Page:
Chef Ben Guggenmos finds personal fulfillment working to improve the Hillsborough school district's meal offerings.
any kind of German food
Hobbies and Interests
golf, boxing, being active
Datz Deli in Tampa
Culinary Book Recommendation
Fiesta at Rick's by Rick Bayless
Favorite TV Food Show
his father, Master Chef Karl Guggenmos
Getting professional chefs to contribute their talents to school kitchens has been one of the major goals of First Lady Michelle Obama's campaign to improve school meals.
One chef who didn't need prodding from the First Lady was Ben Guggenmos, who joined the Hillsborough County (FL) Schools at the beginning of this school year as a contract consultant retained to revamp the menu, improve presentation and train the staff.
Guggenmos has quite a pedigree — literally. His father is a master chef who currently serves as dean of culinary for Johnson & Wales University in Providence, RI. J&W is also where the younger Guggenmos earned Bachelors (in nutrition) and Masters (in global leadership) degrees. His career stops include two years as manager of club dining for the NFL's New England Patroits.
Hillsborough is one of the country's largest districts, with nearly 200,000 students and some 250 school sites. With a 60 percent free/reduced percentage, it is also fraught with the same challenges that face most large urban school systems, including its share of childhood obesity and its attendant health risks.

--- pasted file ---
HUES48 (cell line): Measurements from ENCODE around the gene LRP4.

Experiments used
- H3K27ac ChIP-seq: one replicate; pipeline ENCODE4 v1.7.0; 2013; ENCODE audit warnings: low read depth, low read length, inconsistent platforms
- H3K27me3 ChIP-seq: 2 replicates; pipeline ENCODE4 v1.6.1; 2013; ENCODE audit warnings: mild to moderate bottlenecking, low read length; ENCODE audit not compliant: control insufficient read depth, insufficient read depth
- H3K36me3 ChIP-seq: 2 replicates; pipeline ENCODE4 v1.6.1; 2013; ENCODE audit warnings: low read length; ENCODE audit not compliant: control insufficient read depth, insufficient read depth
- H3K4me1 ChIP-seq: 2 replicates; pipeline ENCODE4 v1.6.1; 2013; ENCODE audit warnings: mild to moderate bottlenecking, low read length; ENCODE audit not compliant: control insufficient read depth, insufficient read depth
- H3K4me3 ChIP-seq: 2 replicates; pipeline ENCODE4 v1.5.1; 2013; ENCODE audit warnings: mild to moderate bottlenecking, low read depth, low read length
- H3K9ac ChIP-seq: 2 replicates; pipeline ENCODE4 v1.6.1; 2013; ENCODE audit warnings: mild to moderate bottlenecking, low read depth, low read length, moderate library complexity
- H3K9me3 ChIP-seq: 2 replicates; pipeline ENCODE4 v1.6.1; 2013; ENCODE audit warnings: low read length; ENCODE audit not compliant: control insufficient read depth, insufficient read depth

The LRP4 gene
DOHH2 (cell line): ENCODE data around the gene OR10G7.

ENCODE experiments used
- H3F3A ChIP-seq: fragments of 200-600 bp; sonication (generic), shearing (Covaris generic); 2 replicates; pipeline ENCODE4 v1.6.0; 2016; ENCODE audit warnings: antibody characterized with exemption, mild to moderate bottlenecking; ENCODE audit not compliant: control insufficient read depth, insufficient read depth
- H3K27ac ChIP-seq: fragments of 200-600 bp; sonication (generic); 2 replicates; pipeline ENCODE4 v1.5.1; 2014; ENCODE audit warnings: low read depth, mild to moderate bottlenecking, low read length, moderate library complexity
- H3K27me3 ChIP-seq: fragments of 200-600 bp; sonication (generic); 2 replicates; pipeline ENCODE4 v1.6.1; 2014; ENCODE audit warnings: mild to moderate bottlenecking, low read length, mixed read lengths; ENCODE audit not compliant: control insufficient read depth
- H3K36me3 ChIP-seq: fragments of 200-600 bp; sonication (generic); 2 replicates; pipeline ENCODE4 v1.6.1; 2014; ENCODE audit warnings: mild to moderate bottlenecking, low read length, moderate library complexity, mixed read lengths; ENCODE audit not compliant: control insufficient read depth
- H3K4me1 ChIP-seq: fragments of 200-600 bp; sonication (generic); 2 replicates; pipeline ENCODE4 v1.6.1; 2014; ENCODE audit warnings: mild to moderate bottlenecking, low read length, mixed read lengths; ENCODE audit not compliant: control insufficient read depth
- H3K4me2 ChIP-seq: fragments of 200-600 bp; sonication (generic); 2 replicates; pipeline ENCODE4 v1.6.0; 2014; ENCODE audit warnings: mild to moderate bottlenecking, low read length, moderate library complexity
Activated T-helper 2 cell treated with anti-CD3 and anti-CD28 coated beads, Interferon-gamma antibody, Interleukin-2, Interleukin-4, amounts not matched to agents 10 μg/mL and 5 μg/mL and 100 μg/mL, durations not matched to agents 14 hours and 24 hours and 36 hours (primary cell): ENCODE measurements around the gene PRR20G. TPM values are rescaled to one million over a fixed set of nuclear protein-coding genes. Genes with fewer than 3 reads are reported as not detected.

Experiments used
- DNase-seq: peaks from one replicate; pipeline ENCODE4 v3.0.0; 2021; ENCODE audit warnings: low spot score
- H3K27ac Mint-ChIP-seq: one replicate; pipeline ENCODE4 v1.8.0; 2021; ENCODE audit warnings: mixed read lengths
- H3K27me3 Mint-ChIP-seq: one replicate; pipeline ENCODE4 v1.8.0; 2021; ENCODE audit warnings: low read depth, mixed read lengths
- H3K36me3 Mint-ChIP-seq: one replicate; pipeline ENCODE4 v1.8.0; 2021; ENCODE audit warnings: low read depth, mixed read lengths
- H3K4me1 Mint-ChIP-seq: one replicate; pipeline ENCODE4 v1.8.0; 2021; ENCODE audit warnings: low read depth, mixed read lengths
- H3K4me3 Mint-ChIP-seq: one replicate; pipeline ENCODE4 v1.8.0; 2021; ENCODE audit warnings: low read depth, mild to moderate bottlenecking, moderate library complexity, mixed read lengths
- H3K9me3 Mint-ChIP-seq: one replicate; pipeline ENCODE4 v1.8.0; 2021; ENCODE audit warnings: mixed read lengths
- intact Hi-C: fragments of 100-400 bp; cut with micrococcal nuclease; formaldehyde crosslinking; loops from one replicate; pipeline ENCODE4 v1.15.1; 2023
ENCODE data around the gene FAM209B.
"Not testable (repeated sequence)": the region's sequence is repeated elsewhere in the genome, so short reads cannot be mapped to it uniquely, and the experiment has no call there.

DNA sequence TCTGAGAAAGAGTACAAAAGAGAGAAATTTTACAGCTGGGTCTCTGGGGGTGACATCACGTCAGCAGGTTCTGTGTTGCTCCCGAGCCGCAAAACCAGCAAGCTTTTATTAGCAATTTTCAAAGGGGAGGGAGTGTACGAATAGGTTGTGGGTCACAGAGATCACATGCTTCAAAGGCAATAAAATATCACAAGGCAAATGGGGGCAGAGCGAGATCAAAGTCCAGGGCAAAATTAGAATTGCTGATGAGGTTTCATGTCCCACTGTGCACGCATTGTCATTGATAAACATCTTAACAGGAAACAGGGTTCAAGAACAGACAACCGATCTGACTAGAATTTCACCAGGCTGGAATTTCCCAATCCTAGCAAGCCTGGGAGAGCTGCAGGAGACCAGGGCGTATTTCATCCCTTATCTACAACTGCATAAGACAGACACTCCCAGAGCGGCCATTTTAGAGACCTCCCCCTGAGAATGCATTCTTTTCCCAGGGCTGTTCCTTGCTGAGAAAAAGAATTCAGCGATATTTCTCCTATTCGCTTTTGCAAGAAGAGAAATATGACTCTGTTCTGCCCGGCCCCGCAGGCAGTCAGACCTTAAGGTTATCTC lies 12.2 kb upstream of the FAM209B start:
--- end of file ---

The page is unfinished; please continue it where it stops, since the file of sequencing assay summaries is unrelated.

That is something Guggenmos knows from personal experience: not too long ago, through a concentrated program of diet and exercise, he achieved a 70-lb. weight loss in less than a year.
Where did you start your career?
I grew up in Charleston, SC, and worked as sous chef in the Charleston Harbor Hilton. Later, while I was in school, I was sous chef at a famous local restaurant called the Mustard Seed. I then worked for the Patriots after moving to Providence to get my Masters. I ran their luxury clubs for two seasons during which they won two Super Bowls, so it was quite a lot of fun.
Any war stories?
My first big event was the grand opening for Gillette Stadium, a huge plated dinner under a tent on the field. All the players were there as well as lots of celebrities. Elton John came and played for about an hour and a half and I was about 10 feet away from him the whole time. The only experience that rivals that one is my first day with the Patriots, when I was running the players' dining room for training camp and they introduced me to the team. I was like a deer in headlights seeing all those guys there.
What prompted you to lose all that weight?
I was just tired of being chubby. I wanted to be able to go into a store and be able to buy a pair of pants easily. My goal was to be able to fit into normal clothes.
What's your weight loss secret?
Just changing my diet and eating right, really. I was always a pretty big guy who worked out, but I changed how I looked at food.
What about exercise?
I do a combination of resistance training with weights and cardio workouts.
Why did you choose to join a school district?
I was looking for a place where I could make the biggest impact, and to me there is no more important place than school foodservice. For many kids, over half their daily nutrition needs are met at school.
What's the biggest thing you've learned?
The taste variances between the secondary and elementary schools — I think I now have a much better idea of the types of foods that the younger and older kids like. Also, I've come to appreciate that school foodservice works just like a business. The food has to look good, sound good and taste good.
What does your dad think of what you're doing now?
He loves it. He'd be proud of me whatever I'm doing, but he's happy that I found something I really like. He always told me he didn't care what I did, whether I went into the culinary profession or not, as long as I was happy with it.